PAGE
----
2. Victor Medina

    It’s like he only showed up for the class where they wrote “Noisy Withdraw” on the board, and skipped the rest of his professional responsibility class.

    What’s worse is, he probably thought he was being awfully clever and awfully lawyerly in his statements.

    What a fucktard.

    1. SHG Post author

      “Clever” is what remains after the reviews come in. No doubt he thought he had it covered up front, but he’s not gonna love the back end at all.

  3. J.P.

    Any thoughts on whether he is or should be subject to professional discipline for the press release and interview?

      1. N

        Yes you have thoughts, yes he’s under investigation, or yes he should be? Not being smart. I’m genuinely curious about your opinion on the “should he be?” I think he should but I’m not a criminal defense lawyer.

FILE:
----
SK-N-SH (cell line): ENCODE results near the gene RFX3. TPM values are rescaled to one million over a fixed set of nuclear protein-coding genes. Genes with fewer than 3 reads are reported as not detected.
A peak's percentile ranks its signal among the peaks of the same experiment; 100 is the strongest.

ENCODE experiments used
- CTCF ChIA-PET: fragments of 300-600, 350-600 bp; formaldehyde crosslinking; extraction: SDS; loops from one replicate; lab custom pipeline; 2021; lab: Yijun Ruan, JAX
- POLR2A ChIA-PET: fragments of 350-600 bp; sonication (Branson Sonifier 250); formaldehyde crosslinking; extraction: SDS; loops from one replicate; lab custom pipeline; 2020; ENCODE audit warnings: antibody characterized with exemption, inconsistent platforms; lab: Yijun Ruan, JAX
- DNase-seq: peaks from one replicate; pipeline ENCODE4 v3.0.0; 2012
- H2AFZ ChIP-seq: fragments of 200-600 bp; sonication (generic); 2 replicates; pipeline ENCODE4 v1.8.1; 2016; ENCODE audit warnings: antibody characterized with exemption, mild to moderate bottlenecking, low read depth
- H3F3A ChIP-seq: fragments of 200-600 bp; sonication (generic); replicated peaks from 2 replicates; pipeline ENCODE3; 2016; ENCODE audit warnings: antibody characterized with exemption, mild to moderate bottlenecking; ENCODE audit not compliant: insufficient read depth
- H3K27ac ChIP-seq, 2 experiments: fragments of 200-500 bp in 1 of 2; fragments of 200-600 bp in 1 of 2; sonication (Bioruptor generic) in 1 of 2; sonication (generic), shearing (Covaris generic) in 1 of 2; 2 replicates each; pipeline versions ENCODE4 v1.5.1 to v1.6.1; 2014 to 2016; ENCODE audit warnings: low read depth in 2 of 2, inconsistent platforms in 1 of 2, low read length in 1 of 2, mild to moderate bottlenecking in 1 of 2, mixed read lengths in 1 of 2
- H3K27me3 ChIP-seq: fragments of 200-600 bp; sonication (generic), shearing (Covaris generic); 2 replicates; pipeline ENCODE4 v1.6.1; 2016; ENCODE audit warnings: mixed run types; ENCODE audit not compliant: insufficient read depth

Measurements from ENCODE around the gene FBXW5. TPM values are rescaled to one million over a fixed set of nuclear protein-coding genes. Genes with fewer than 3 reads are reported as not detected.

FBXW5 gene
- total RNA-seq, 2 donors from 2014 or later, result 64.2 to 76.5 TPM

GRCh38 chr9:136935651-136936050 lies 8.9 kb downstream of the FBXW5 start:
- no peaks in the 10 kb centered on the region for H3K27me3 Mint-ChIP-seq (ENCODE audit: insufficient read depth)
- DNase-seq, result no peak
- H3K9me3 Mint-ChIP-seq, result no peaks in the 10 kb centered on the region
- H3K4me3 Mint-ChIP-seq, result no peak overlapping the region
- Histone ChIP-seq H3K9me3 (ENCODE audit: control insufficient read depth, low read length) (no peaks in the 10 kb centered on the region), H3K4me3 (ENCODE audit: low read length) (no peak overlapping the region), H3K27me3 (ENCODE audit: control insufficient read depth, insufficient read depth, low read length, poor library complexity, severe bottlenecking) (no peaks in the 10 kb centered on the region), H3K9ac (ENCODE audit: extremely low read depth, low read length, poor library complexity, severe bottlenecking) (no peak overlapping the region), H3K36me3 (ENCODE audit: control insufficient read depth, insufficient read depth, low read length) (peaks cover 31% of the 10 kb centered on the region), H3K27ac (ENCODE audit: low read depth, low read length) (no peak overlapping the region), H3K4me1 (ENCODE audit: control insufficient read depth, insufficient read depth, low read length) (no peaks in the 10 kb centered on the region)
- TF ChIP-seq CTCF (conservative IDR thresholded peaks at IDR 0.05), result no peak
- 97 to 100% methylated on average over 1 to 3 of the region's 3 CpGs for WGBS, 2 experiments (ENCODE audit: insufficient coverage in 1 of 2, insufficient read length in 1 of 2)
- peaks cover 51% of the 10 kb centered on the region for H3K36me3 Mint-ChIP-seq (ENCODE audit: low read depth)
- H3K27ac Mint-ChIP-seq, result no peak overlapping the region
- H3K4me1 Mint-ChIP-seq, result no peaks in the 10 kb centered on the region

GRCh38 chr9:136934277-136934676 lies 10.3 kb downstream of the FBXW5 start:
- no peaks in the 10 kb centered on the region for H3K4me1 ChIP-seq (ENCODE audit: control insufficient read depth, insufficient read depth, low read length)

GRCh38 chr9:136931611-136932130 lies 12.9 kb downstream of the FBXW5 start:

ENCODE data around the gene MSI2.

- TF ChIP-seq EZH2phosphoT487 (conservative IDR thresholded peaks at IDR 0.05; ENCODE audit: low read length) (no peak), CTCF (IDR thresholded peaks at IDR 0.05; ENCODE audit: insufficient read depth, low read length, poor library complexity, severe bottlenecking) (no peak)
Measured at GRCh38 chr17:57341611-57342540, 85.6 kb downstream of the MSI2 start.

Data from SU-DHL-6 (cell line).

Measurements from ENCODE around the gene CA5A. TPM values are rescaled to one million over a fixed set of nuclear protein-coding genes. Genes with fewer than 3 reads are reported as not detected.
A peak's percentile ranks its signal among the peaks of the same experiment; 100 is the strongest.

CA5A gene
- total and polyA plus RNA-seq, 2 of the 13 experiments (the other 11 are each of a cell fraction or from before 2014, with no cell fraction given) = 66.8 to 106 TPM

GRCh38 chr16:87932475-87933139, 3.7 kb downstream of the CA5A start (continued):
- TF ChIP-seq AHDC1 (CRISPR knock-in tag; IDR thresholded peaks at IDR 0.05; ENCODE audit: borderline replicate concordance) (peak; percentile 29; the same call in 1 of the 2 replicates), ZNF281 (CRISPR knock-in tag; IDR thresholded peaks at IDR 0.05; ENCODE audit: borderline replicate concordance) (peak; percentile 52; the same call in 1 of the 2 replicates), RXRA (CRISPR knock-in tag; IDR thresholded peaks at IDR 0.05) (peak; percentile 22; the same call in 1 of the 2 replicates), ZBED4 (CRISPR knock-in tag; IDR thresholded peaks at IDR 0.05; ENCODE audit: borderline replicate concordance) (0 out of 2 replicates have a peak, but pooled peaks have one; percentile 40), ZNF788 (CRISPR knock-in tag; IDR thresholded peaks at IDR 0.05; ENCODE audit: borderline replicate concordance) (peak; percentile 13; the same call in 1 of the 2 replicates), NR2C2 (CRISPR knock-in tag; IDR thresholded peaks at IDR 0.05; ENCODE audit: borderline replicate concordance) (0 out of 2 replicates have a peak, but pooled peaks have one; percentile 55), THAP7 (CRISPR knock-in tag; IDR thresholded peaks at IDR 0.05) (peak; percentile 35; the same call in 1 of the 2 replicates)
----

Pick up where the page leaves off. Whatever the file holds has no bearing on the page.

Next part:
1. SHG Post author

          The question put to me was whether I had any thoughts. My answer was yes. Seemed pretty clear to me.

          As to your follow-up question, I think he should be admonished for his statements.

  4. Kirsten Small

    SC’s ethics rules on lawyer advertising are more antediluvian than most, and that whole “Best Laywer in Charleston” thing is almost certainly a violation of them.

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  6. Marc R

    Some of my civil clients love the media for obvious reasons and want me to forward various pleadings to certain contacts I may have. Even some criminal clients want media attention, but only in the appellate stage, where the facts have already been publicly disclosed and the only issue is the application of law.

    I don’t understand the need to explain detailed facts about your defense strategy. I have no problem with him talking to the media. But you can say things that defend him which can’t be refuted with hidden video or surprise witnesses. Something like “this officer has done a great job protecting the community as part of the police force. He came into contact with a resisting suspect and while anyone’s death is a sad circumstance there is a huge difference between murder and what happened here. My client didn’t commit murder and is accordingly pleading not guilty.” Not elegant but not giving any defense tactic or strategy or false statement.